The idea of a self-driving car has long held great fascination. In the 1920s and 1930s, “phantom autos” were driven for spectacle in demos across the United States. The cars—often Pontiacs—were not truly “driverless,” as they were operated by remote control rather than computers.
Today, honest-to-goodness self-driving cars are becoming a reality, and not just in the United States. This week, Delphi Automotive announced that it will launch a fleet of six automated taxis in Singapore next year.
At first, the cars will only travel on designated routes in one district, and a driver will be present to step in if problems arise. But by 2019, the company plans to eliminate drivers as well as steering wheels and pedals, and envisions a fleet of 50 taxis that users can hail via an app and travel in beyond the original area. The first taxis will be Audis, while the expanded group will consist of electric cars.
Though Delphi already has self-driving cars operating in Silicon Valley and is working on more pilot programs in North America and Europe, Singapore makes a particularly good testing ground for automated vehicles. Its manageable size (it’s about three-and-a-half Districts of Columbia), flat terrain, warm weather, and well-kept roads provide about as simple of an urban landscape as one could ask for. And its government is supportive of such technology, having formed an Autonomous Vehicle Initiative to oversee research in 2014. This week, the city-state even launched a Center of Excellence for Testing and Research of Autonomous Vehicles, in partnership with a Singaporean university.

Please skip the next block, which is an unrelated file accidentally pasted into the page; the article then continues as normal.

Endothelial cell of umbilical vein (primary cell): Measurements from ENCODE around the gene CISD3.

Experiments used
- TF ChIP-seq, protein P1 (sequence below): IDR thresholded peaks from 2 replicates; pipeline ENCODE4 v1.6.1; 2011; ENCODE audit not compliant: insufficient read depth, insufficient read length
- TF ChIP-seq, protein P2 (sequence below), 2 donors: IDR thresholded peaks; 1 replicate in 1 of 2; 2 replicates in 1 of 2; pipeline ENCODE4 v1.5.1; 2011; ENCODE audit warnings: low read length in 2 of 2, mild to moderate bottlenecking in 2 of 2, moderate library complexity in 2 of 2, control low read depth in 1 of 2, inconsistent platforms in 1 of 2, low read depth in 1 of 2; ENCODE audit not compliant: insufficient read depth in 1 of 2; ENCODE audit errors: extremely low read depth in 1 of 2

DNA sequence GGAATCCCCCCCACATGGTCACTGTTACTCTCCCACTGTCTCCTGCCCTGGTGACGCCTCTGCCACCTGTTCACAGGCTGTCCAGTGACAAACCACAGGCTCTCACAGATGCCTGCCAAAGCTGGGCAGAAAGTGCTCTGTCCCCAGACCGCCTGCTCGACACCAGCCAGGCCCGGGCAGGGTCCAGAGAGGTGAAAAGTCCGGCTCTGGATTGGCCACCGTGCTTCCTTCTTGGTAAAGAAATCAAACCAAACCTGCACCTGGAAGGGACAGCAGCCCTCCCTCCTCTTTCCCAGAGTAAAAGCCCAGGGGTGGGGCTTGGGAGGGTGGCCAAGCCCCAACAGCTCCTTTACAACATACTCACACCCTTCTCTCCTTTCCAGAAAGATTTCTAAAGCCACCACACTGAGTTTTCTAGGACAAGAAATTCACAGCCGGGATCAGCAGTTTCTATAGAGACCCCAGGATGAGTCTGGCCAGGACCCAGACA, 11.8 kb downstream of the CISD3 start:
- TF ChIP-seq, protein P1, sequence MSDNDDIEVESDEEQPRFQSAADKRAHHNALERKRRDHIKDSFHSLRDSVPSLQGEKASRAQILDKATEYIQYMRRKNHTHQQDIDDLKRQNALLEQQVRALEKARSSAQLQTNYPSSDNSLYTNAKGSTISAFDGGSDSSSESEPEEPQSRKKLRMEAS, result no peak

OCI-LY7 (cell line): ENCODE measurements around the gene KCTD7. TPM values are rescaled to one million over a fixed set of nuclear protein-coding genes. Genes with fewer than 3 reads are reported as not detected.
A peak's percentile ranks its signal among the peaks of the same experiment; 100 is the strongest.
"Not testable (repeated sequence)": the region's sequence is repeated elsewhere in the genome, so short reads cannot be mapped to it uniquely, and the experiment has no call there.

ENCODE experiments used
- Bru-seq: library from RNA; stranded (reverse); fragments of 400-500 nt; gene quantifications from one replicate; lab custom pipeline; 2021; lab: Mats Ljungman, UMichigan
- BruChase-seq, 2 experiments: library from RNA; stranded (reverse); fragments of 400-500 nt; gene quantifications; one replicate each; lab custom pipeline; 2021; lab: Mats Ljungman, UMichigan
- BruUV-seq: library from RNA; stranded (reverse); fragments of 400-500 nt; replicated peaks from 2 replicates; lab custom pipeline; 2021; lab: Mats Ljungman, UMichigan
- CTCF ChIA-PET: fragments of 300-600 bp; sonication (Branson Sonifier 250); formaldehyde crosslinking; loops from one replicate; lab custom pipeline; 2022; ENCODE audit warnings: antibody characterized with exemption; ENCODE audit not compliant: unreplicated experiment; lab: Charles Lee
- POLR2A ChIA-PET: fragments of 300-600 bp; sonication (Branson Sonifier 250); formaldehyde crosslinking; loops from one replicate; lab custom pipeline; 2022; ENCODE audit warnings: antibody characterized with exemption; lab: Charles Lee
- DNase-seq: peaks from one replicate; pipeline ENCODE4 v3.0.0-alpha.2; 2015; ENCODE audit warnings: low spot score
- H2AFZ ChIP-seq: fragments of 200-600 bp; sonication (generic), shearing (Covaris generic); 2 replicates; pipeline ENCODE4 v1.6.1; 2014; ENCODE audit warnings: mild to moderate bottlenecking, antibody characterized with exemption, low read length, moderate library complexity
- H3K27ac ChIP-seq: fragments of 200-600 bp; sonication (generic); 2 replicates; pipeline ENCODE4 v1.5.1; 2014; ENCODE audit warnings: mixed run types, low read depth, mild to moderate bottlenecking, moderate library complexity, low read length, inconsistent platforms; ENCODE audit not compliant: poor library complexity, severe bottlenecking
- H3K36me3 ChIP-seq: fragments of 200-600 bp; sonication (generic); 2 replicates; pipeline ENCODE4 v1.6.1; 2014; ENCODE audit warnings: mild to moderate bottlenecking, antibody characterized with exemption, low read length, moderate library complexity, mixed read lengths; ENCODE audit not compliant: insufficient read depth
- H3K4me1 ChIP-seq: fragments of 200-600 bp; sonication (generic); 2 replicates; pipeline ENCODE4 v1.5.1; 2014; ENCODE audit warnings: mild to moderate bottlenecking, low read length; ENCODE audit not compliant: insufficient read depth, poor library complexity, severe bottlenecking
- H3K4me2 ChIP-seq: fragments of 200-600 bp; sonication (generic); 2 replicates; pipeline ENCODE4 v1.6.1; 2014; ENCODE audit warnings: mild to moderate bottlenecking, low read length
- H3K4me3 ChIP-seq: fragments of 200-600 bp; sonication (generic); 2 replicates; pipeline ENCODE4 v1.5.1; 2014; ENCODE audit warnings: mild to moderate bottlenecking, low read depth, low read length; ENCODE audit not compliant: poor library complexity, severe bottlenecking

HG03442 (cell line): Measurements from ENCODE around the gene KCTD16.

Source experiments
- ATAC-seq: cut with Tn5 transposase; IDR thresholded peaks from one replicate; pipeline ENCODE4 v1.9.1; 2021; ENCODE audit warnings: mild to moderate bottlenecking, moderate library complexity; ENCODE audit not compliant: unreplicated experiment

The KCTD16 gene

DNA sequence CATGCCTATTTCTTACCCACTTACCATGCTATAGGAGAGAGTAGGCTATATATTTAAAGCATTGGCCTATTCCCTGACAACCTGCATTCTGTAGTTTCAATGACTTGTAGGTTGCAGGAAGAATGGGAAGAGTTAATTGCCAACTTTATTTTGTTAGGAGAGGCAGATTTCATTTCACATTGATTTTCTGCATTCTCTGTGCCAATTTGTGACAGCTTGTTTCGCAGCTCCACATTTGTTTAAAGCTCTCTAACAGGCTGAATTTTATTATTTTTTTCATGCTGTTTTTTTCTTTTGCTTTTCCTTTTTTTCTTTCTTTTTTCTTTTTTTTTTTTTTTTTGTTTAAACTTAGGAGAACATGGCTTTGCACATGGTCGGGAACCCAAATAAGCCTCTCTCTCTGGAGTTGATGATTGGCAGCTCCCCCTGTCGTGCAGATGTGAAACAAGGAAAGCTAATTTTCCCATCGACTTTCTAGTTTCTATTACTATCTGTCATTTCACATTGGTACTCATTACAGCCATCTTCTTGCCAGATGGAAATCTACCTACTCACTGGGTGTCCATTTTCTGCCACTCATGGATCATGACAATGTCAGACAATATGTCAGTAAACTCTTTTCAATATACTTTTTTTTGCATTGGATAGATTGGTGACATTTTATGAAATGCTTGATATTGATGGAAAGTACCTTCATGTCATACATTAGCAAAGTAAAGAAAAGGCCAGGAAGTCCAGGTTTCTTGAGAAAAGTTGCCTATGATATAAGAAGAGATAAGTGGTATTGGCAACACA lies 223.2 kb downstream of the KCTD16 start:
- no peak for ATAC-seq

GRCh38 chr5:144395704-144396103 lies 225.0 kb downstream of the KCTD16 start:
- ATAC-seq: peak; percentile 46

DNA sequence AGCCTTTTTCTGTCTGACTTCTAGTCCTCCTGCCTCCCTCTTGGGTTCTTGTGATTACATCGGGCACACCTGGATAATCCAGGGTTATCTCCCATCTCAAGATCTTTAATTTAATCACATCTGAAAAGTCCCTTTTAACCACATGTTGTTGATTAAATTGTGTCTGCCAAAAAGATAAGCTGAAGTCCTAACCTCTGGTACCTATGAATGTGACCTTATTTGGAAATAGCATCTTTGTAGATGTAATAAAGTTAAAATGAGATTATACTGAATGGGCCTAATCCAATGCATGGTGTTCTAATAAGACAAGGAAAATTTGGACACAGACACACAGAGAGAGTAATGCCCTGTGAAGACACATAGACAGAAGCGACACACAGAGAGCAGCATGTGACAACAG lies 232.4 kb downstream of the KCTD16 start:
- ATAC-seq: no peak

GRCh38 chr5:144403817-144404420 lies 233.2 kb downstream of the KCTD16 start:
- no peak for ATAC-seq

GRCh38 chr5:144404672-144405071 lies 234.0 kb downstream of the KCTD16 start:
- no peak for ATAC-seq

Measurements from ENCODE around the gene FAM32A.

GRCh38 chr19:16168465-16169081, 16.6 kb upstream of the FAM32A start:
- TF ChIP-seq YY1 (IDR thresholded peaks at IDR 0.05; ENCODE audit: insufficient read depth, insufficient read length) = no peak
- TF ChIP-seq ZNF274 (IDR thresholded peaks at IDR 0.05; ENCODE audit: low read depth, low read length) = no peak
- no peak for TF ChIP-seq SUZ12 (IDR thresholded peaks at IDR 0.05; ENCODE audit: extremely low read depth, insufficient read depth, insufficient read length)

Only around 15 percent of Singapore residents own a car, in large part owing to the high taxes and pricey fees that make car ownership in the city-state wildly expensive. The population thus needs—and is clamoring for—more effective and inexpensive public transportation options. A jaunt in a self-driving taxi is projected to cost about a third of a regular cab ride.
Some transportation experts at Singapore universities are questioning whether Delphi will be able to launch its services in such a short time. They cite the need to resolve issues such as a lack of legislation regarding responsibility for collisions and violations, the need for even more advanced technology for the cars to really work, and safety concerns.
Still, eventually the taxis will be shuttling people around, and with any luck they’ll be doing it both safely and for a low price. Perhaps they’ll also help with the Singaporean phenomenon of the seeming complete disappearance of taxis when it rains—an almost daily occurrence in the tropical clime.